Johannes Thingnes Boe: Rested and Focused

We last saw Johannes Thingnes Boe at Holmenkollen in March 2022 not in the sprint, pursuit or mass start, but in the tribunes, watching as a fan. He shut down his season after winning four Gold medals and a Bronze at the Beijing Olympic Winter Games to rest and recharge for the next Olympic quadrennial and his quest for big Crystal Globe number four.

Now as the new season rapidly approaches, he is eagerly anticipating the new BMW IBU World Cup season and weekly battles against his friendly foes. One week into a team camp in Oberhof, after a hard training day, he chatted while getting a massage to prepare him for the next round of “eat, sleep, train, repeat.”

Biathlonworld: You took some extra time this past spring to rest and be with family; how needed was that?

Johannes Thingnes Boe: The last years have been filled with a lot of good racing and good biathlon; a lot of hard competitions and trying to be the best I could to win the Total Score every year. I made many choices to go to training camps and race all the World Cups. My mind was all biathlon for four years in a row with never a day off. Even with taking some days off not practicing, you think about it all the time. It is not easy to take a break from this sport. But I thought it was the right time to do it. I had enough time until May to be fully recovered. I am really happy I did it.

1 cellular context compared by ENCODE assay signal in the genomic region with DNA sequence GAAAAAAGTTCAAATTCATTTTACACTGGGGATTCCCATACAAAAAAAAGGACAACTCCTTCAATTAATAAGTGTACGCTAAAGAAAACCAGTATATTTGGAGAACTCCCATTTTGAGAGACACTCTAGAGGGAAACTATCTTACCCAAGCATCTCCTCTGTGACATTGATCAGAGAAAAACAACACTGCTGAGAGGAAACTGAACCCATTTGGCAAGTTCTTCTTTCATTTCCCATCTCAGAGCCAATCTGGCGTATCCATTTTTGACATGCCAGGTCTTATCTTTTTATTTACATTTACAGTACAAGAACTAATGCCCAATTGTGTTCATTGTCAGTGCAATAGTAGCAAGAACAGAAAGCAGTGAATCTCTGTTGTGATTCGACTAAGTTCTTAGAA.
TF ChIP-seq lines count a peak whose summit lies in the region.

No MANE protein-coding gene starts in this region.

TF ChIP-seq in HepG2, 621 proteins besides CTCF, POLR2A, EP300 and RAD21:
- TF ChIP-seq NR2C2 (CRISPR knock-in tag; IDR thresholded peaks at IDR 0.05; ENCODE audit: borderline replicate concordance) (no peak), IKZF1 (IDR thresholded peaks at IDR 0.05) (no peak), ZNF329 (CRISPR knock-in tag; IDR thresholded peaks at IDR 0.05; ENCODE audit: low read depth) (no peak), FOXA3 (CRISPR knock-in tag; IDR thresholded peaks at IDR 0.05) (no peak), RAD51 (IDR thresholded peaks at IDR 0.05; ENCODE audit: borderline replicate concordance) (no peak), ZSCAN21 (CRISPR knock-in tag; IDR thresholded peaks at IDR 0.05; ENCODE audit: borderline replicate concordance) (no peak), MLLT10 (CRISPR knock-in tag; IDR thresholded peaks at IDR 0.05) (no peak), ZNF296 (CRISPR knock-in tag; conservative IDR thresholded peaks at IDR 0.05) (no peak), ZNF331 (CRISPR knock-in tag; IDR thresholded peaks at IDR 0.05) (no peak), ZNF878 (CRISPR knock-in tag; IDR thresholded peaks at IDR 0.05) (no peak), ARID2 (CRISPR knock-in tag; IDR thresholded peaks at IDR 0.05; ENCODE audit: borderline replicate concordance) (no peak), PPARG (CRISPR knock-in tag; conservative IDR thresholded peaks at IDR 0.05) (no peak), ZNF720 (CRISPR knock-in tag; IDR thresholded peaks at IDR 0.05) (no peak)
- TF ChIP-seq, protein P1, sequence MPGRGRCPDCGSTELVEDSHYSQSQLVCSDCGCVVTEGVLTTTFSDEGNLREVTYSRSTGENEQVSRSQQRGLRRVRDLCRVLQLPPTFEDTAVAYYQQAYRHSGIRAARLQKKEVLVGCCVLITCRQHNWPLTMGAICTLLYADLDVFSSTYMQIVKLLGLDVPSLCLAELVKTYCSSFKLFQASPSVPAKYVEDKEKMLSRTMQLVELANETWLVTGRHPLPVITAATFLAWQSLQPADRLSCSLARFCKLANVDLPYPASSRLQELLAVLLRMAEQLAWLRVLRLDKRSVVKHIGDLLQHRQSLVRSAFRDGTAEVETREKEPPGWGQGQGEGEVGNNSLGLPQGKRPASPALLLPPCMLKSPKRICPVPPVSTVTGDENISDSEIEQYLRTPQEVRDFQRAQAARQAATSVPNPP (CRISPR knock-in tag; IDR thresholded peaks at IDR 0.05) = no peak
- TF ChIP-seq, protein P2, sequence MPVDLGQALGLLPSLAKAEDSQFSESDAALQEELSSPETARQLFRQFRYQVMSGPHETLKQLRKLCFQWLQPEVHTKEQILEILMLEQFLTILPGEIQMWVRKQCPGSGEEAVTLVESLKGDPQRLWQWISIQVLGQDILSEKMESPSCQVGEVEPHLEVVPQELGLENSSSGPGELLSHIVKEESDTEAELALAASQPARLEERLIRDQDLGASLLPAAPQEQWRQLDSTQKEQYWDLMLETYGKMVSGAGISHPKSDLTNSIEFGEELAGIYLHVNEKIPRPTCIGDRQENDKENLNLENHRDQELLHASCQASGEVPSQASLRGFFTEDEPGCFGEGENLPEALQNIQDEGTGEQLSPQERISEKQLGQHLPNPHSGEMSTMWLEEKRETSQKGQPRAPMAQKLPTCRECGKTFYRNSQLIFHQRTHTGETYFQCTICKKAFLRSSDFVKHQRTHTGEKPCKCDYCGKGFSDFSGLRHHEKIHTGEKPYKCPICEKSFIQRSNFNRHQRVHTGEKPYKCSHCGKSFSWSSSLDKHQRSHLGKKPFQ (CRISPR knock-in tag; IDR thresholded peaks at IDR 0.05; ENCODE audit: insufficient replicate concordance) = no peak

It was like recharging for the next four years and great for my mind. A lot of things happened (Covid-19 and its restrictions, first child born, WCH, OWG) over the last couple of years that took a lot of energy, so it was time to recharge.

BW: Did you feel completely refreshed when May rolled around?

JT: That was the longest break I ever had. I looked at the calendar when I stopped and it was February. That was super weird! I did some skiing during March. I had never skied just to ski. It was always skiing to be better. That was a new picture of the sport as well as watching the others in Holmenkollen. It was fantastic. Seeing it from the outside, I understood why I like it so much. So, I was eager to get back training and now we are headed to a new season very quickly. With each day I stress a little bit more, but also the happiness and positive mindset to compete again is also increasing. It is all about positive and negative things!

BW: What was your biggest focus this summer, rebuilding and refocusing or…?

JT: The main focus this year was to get my shooting together. It is all I have been thinking about. I know my body and strengths on the course and even though I am not in my best shape, I am still one of the fastest out there. Now it is more important to work on the shooting. I have put in some good work and it looks good already now. Hopefully that will make me a good biathlete again, not just the fastest skier but to manage everything.

BW: New rifle or old rifle?

JT: It is the rifle I used from December 20 to Antholz 21. I had it for a short period, did not like it. After the Olympics I had a long break and the first day of shooting in May, I just lied down, closed my eyes and felt something was wrong. Then I picked up that rifle from before, I suddenly understood why I made the changes; why I made that rifle because it was so good. I have been shooting quite well with it. It is a happy ending to that story, being away from the sport put the problems farther away. This break was good for many things.